In this letter, the soldier missed a lot of “little things,” including: his hammock, his orchard, his pet sleeping beneath him, the sounds of the brook where his children are playing, and his beer.

The soldier wrote, “It happens that to many of us these important little things include the right to enjoy a refreshing glass of beer. Cool, sparkling, friendly.”

This advertisement connected beer to a wholesome image, in which beer was consumed in moderation, and suggested that the very least the nation could do for the loyal soldier returning home was to have the “little things” waiting—including a refreshing, “friendly” beer. Instead of equating alcohol with foreign saloonkeepers, this advertisement linked beer consumption with patriotism.

Want to learn more about the relationship between the American people and alcohol consumption during wartime? Visit “Spirited Republic” on display through January 10, 2016, in the Lawrence F. O’Brien Gallery at the National Archives Building in Washington, DC.



The Great Seal: Celebrating 233 Years of a National Emblem

Today’s post comes from Meagan T. Frenzer, graduate research intern in the National Archives History Office in Washington, DC.

On June 20, 1782, the Confederation Congress approved and finalized the first Great Seal of the United States.

The First Continental Congress in 1776 originally commissioned Benjamin Franklin, Thomas Jefferson, and John Adams to create a national seal. As members of the First Great Seal Committee, these Founding Fathers intended to design a national emblem that reflected the independence and aspirations of the new nation.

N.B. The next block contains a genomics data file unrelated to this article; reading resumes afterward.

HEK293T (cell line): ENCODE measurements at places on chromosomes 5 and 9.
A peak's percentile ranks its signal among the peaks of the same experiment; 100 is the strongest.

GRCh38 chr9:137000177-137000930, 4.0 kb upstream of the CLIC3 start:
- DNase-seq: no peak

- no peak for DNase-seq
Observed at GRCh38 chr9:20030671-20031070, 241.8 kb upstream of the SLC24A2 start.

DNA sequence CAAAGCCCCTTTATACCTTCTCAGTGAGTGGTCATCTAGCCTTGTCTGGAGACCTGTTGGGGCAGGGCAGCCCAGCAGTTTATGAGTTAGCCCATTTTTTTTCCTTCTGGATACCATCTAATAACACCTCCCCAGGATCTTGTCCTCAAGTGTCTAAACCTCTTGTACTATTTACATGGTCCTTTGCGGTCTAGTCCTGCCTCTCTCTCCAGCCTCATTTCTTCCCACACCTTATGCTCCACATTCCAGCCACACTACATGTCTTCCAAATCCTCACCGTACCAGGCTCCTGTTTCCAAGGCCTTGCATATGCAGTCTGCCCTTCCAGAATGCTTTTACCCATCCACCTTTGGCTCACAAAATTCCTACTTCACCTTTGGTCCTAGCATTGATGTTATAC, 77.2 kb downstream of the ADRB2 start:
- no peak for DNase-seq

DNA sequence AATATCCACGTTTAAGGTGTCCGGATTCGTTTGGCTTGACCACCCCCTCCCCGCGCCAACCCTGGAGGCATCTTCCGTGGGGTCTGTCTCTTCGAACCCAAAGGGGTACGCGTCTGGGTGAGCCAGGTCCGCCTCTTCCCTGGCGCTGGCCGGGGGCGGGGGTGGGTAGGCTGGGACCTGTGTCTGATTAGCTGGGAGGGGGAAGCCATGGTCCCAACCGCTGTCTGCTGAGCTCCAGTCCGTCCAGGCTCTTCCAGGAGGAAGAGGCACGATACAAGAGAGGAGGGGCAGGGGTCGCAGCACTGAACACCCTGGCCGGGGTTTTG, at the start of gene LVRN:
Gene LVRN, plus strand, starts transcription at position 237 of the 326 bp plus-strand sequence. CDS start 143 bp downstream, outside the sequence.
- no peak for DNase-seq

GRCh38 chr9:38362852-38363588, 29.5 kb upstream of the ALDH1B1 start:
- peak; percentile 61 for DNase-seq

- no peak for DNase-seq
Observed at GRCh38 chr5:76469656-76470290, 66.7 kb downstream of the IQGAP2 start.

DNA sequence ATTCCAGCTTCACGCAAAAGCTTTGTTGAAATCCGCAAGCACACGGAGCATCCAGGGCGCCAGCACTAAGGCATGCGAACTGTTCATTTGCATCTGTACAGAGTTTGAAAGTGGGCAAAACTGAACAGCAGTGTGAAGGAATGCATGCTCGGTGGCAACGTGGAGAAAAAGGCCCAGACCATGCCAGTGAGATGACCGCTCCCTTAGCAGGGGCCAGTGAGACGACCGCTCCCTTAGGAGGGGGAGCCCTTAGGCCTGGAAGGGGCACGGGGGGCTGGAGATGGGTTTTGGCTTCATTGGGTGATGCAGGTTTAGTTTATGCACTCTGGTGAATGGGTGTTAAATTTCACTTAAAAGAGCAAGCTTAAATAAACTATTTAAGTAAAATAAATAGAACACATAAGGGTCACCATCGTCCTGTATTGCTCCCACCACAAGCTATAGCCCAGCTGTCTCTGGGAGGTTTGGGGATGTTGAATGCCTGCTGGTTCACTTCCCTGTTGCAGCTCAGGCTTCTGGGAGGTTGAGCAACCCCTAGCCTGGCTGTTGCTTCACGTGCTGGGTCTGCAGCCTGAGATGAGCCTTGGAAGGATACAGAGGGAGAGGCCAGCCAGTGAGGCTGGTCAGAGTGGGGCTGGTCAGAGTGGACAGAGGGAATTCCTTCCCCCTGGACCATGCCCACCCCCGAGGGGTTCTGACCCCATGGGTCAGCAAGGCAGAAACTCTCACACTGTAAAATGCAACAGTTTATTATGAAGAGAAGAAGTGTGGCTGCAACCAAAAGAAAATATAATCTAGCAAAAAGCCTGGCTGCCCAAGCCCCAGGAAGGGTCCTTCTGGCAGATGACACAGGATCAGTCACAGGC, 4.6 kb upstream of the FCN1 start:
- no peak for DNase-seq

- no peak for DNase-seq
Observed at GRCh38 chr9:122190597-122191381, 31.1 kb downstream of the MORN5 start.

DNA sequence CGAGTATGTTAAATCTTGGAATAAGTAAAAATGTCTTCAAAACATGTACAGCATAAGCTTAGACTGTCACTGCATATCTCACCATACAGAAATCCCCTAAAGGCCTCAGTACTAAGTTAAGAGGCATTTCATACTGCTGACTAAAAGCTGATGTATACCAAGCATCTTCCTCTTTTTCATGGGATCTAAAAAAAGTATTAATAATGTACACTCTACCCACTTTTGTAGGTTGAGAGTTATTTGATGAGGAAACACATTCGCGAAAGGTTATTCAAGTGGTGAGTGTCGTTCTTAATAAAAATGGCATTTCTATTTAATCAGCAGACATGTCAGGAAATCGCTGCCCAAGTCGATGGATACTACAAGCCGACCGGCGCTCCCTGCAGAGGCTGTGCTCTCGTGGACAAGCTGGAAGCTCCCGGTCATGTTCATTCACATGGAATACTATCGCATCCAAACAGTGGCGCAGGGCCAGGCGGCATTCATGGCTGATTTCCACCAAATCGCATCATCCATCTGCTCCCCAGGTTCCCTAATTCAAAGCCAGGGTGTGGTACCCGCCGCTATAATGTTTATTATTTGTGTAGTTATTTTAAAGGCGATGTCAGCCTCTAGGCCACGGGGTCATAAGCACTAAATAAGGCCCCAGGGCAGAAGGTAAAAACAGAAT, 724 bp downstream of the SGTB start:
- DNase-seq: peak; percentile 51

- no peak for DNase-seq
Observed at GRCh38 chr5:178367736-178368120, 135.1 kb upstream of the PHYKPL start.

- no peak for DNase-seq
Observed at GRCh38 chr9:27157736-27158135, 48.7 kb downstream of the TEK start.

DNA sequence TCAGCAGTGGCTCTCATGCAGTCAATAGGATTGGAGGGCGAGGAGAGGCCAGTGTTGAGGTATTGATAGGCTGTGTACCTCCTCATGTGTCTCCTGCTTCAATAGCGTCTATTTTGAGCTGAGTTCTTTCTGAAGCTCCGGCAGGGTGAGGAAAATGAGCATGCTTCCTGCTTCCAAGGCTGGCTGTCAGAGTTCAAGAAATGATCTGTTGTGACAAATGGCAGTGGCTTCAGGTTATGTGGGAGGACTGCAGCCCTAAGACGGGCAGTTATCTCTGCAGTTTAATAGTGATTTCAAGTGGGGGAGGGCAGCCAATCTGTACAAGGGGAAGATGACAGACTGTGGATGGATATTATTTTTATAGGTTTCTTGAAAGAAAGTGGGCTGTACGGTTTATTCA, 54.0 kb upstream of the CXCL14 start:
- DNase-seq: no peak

This was no easy task. It took more than three committees and six years of congressional debate to complete the Great Seal.

It was Secretary of the Continental Congress, Charles Thomson, who submitted the final design for the Great Seal 233 years ago. Thomson’s design combined elements of submissions presented to the prior committees. His uncluttered, symbolic design fulfilled Congress’s expectations.

The face side of Thomson’s seal, also known as the “observe” side, displays a bald eagle with wings spread. The eagle clutches a bundle of 13 arrows (representing the 13 colonies) in its left talon and an olive branch in its right talon. Together, the items in the eagle’s talons stand for war and peace.

Charles Thompson's First Design, 1782. (National Archives Identifier 595257)

Charles Thompson’s first design for the Great Seal (obverse side), 1782. (National Archives Identifier 595257)

The eagle’s beak holds a banner that reads E pluribus unum. The Latin phrase roughly translates as “Out of many, one,” describing the formation of a single nation from 13 colonies.